A Skeptical Christmas

A Skeptical Christmas December 5, 2018

If you’re looking for holiday gift ideas, let me suggest my two novels. The apologetic argument becomes something of an additional character in Cross Examined: An Unconventional Spiritual Journey. It’s the story of a young man torn between two mentors, an atheist and his pastor, as he struggles to make the Christian case in the aftermath of the 1906 Azusa Street Revival.

A Modern Christmas Carol is a reworking of Dickens’ classic, in which a shrewdly successful televangelist receives unexpected Christmas visitors: first, his long-dead partner, and then three ghostly guides. Finally able to acknowledge the shallowness of his message and doubts he has long suppressed, he makes amends with far-reaching consequences.

Here are my Christmas-themed posts:

  • The virgin birth story is a popular one in the list of supposed fulfilled biblical prophecies. When you actually read it, however, it’s startling how many ways this claim falls apart.
  • I summarize the argument behind Rick Larson’s popular Christian attempt to find a scientific explanation for the story of the Star of Bethlehem here (and critique that argument here).
  • A very different interpretation of the Star of Bethlehem story comes from an atheist source in the Zeitgeist movie (here). I don’t think much of that one, either (critique here).
  • The War on Christmas™ seems to come sooner every year, doesn’t it? Some Christians seem to enjoy being offended, and the Catholic League’s Bill Donohue is a professional at it. Literally—it’s his job. In one end-of-the-year survey, he thought he found a juicy factoid with which to attack the atheists, but it blew up in his face.
  • Stand-up comedian Patton Oswalt demolished a pop song and taught an important lesson about how God doesn’t work at Christmas: “How Christianity Infantilizes Adults.”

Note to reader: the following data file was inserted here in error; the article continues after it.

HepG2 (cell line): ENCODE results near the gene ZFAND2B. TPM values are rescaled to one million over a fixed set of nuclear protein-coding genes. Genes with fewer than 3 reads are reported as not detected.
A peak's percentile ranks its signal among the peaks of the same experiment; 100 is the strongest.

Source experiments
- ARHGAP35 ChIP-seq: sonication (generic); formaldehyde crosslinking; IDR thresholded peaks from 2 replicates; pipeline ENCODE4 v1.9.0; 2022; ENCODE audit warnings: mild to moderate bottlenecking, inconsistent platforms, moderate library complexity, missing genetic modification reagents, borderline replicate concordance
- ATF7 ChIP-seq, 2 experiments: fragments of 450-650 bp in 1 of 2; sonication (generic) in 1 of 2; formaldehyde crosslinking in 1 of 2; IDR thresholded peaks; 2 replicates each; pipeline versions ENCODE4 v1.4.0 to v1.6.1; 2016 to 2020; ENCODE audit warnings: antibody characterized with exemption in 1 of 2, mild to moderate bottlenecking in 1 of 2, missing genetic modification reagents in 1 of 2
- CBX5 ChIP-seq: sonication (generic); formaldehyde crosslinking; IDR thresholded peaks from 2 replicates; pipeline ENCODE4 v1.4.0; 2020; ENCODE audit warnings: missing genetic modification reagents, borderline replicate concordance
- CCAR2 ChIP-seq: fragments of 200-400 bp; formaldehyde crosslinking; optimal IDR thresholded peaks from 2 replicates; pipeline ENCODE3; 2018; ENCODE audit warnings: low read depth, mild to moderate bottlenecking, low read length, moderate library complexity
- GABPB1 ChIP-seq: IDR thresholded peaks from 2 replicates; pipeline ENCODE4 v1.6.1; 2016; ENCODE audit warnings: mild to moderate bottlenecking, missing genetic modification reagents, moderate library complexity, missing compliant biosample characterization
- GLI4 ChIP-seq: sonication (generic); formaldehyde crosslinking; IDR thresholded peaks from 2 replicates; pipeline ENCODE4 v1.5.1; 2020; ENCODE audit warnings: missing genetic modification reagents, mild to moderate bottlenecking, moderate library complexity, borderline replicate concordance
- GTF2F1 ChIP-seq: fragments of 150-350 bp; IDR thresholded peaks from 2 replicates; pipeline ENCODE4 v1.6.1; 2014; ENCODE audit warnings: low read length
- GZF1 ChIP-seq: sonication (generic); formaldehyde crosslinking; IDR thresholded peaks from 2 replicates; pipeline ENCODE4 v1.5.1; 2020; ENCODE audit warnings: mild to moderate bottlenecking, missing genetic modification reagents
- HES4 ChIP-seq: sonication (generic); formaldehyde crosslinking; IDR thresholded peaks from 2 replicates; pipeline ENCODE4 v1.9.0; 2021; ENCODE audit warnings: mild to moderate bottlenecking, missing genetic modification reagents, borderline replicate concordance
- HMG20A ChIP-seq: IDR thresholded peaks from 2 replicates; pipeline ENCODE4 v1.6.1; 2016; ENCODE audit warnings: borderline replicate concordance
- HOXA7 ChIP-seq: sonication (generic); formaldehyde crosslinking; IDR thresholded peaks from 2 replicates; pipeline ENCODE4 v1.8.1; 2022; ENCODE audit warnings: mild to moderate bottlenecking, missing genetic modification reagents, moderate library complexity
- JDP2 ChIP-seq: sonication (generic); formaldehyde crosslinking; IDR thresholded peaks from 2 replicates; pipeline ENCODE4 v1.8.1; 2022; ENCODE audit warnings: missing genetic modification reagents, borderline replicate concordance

• A parable about two kids arguing about evidence for Santa has interesting parallels with evidence for Jesus. Be careful about dismissing the existence of Santa, because that reasoning may demand that you dismiss Jesus as well.
  • In 2013, in what was must have been a War-on-Christmas miracle, I was given a copy of Sarah Palin’s newly released Good Tidings and Great Joy to review. I had a few thoughts. Here’s the Good, the Bad, and the Ugly of that book.

Until it’s legal to once again say “Merry Christmas,” I’ll have to be content with “Happy Holidays”!

We cannot know that Santa definitely doesn’t exist. 
This is technically true. 
But what’s your best guess? 
Go on. Be bold. 
— Ricky Gervais


Image from Donnie Ray Jones, CC license

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  • epicurus

    I think this is the year I get all Bob’s books as an xmas present to myself.

  • sandy

    It still amazes me and should confound christians, that no one, not one person wrote down or recorded, in any fashion, the actual date of Jesus’ birth. We had that star, all of Jerusalem afraid and aware, shepherds, wisemen, a king and his closest men, the slaughtering of infants and yet no one in history took notice to record this incredible day, month or even year. So christians pick a fictitious date, December 25 ( the pagan holiday) to celebrate this birth and see nothing wrong with that. The same goes for the crucifixion. To me, Christmas signifies the length christians will go to delude themselves that the Jesus story is real.

    • epicurus

      And they would decry that kind of sloppiness in any other religion making historical claims.

    • Or look at the other end of his life–zombies are walking the streets and no historians bother noting it, not even the other gospel writers.

      • sandy

        Good Ole Mathew 27. Last Easter I asked a really good friend’s brother in law what he thought about Mathew 27. He just turned and walked away. He happens to be a priest in the Apostolic Church. I can no longer bring up the subject of religion any where near this family as that was the last straw for them especially after the Noah’s Ark night, a few months earlier.

        • You can’t bring up these topics because you’re on the naughty list for being combative? Or do ask questions that rock the faith boat too much?

        • sandy

          A little of both I would guess. However, by me not be allowed to bring up valid arguments or questions they are soothing their cognitive dissonance imo.

        • Yet another holiday tradition–reminding oneself of what topics are forbidden at the dinner table.

          Happy holidays!

        • Lark62

          I suppose then that they wouldn’t appreciate you asking if “God said it. I believe it. That settles it.” applies to God’s prescription for happiness in Ps 137:9

          (Happy is the one who seizes your infants and dashes them against the rocks.)

    • Greg G.